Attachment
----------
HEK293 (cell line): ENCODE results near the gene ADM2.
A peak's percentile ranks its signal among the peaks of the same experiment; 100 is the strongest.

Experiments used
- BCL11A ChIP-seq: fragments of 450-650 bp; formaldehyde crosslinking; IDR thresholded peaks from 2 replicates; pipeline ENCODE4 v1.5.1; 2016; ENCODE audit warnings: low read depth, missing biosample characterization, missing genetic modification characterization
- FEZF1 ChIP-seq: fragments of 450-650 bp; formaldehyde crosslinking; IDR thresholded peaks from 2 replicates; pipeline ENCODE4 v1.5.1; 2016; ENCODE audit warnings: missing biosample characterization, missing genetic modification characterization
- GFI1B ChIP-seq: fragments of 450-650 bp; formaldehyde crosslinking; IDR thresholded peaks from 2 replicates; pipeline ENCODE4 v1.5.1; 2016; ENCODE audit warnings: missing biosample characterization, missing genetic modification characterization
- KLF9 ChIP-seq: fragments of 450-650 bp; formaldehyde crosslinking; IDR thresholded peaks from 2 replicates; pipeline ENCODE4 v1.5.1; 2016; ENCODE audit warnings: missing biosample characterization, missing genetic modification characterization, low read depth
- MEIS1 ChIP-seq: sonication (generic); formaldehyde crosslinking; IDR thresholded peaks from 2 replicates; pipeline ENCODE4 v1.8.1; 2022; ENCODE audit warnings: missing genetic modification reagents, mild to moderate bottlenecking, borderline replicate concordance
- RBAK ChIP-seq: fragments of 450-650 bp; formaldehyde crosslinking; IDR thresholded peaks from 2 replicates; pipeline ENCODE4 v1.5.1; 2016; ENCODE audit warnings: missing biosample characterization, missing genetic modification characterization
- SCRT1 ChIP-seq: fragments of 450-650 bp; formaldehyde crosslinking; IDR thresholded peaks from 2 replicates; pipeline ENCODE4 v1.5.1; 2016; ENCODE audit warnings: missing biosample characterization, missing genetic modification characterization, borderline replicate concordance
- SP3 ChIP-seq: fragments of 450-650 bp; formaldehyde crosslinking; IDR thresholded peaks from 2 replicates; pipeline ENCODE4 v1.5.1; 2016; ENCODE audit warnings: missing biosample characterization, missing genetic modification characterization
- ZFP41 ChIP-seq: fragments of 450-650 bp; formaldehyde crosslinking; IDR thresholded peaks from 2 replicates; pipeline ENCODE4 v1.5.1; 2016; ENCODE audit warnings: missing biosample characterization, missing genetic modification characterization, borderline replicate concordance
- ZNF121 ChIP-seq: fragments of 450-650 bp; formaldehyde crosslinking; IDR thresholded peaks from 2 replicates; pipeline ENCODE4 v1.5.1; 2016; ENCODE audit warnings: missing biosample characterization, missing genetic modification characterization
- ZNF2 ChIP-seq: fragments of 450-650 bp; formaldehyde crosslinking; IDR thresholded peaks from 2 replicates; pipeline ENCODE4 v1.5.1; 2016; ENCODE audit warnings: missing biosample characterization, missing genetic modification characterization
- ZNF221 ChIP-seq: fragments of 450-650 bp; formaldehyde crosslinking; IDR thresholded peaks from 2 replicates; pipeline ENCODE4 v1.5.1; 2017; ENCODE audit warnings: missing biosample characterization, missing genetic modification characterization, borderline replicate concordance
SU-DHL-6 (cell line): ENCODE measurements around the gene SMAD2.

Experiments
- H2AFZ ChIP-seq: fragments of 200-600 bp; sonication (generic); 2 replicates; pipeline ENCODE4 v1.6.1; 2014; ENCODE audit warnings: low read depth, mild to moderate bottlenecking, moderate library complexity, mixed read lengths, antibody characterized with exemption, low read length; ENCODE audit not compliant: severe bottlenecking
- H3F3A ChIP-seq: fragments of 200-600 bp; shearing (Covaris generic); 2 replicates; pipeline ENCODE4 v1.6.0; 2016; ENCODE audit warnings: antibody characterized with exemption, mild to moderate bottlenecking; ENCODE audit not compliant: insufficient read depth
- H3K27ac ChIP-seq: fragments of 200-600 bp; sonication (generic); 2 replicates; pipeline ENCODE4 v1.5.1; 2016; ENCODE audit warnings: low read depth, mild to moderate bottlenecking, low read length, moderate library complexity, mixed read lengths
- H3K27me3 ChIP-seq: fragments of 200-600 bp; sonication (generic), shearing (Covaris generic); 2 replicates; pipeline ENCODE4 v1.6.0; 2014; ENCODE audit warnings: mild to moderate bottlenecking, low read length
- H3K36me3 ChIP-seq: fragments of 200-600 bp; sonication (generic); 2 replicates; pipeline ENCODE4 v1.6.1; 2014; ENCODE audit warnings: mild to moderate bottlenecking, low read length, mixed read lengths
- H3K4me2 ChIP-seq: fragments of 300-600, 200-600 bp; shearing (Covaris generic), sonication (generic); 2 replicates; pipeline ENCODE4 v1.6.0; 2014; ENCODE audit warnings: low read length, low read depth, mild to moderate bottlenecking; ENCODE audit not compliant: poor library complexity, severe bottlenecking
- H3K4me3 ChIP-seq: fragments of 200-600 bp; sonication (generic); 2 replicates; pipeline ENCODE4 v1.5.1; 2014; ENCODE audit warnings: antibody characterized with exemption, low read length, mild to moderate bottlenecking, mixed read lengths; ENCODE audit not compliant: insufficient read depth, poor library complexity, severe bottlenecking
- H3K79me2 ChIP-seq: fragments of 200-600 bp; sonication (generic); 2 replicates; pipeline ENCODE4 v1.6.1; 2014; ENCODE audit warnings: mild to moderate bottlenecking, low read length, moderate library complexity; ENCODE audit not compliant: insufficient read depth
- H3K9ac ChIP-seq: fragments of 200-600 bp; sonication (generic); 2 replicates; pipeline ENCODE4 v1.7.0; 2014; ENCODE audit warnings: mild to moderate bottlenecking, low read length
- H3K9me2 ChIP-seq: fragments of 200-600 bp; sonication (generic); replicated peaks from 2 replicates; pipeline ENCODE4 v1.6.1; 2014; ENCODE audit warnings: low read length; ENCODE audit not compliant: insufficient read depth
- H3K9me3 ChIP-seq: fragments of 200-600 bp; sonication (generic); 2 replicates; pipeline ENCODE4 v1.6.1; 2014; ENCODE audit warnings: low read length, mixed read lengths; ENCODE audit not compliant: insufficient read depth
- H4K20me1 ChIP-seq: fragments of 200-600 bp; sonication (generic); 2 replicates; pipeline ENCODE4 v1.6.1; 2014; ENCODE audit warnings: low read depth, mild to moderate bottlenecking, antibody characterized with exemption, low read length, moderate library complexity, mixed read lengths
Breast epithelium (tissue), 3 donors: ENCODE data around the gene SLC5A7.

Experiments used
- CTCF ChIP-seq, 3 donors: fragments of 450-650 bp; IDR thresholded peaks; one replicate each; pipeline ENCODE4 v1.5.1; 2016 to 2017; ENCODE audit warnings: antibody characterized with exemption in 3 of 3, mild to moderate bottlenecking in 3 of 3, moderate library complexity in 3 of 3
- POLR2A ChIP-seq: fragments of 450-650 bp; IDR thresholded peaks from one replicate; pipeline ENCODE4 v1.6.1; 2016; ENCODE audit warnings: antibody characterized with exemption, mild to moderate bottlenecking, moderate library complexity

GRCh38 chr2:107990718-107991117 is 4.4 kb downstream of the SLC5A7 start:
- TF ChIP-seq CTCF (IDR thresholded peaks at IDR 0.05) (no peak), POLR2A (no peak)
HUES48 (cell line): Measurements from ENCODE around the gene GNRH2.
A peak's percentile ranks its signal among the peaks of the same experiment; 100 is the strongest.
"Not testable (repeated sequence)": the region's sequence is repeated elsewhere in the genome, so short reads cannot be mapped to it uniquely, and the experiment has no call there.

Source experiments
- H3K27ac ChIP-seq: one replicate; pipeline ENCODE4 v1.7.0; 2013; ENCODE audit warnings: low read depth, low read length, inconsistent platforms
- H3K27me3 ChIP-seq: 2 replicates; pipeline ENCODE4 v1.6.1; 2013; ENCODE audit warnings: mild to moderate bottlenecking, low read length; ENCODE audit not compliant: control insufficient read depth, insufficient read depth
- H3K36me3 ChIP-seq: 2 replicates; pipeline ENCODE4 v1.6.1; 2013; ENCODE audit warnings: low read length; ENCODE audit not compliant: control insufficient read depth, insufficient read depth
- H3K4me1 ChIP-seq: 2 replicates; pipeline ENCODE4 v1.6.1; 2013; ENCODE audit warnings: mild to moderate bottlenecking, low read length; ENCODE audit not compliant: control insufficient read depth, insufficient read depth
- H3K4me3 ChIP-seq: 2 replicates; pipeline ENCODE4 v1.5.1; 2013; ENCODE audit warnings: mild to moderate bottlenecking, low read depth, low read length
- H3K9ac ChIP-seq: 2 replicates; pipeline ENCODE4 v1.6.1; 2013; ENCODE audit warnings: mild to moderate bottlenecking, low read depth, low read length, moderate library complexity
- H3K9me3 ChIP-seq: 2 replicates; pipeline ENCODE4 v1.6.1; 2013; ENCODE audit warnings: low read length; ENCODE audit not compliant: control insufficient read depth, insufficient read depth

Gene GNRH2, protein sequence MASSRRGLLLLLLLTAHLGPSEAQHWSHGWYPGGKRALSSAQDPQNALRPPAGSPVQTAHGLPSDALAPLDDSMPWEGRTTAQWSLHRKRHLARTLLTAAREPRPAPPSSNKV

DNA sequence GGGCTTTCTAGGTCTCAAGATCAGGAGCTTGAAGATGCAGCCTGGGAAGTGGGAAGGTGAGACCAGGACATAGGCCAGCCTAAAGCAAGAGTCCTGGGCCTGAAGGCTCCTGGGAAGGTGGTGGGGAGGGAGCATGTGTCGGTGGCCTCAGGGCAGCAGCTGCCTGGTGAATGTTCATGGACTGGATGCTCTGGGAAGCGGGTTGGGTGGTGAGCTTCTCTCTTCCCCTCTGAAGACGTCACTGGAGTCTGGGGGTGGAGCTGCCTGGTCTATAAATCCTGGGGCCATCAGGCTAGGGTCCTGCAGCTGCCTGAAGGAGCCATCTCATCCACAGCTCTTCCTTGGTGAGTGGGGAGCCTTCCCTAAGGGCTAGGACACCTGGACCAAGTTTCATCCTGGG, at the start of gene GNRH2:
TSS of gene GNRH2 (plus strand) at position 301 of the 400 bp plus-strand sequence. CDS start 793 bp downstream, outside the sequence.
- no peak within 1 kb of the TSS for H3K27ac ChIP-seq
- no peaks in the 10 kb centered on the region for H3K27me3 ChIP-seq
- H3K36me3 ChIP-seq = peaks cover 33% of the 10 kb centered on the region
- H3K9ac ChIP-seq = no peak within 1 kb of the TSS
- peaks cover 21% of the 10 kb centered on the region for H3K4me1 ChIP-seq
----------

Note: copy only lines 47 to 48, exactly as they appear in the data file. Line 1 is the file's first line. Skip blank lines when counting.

Gene GNRH2, protein sequence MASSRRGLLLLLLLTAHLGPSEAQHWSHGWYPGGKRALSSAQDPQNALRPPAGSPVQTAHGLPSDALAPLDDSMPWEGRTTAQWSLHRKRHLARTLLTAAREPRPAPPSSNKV

DNA sequence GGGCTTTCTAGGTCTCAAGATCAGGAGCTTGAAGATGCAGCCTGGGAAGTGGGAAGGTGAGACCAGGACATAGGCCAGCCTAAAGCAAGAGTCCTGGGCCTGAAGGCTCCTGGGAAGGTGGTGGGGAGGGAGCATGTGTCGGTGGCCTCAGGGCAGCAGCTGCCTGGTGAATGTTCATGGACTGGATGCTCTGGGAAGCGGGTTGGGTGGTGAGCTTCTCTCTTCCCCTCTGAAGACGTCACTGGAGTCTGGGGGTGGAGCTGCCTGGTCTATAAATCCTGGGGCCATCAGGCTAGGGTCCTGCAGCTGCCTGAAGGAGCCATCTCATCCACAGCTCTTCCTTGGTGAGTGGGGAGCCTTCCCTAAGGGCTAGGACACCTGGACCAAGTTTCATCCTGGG, at the start of gene GNRH2: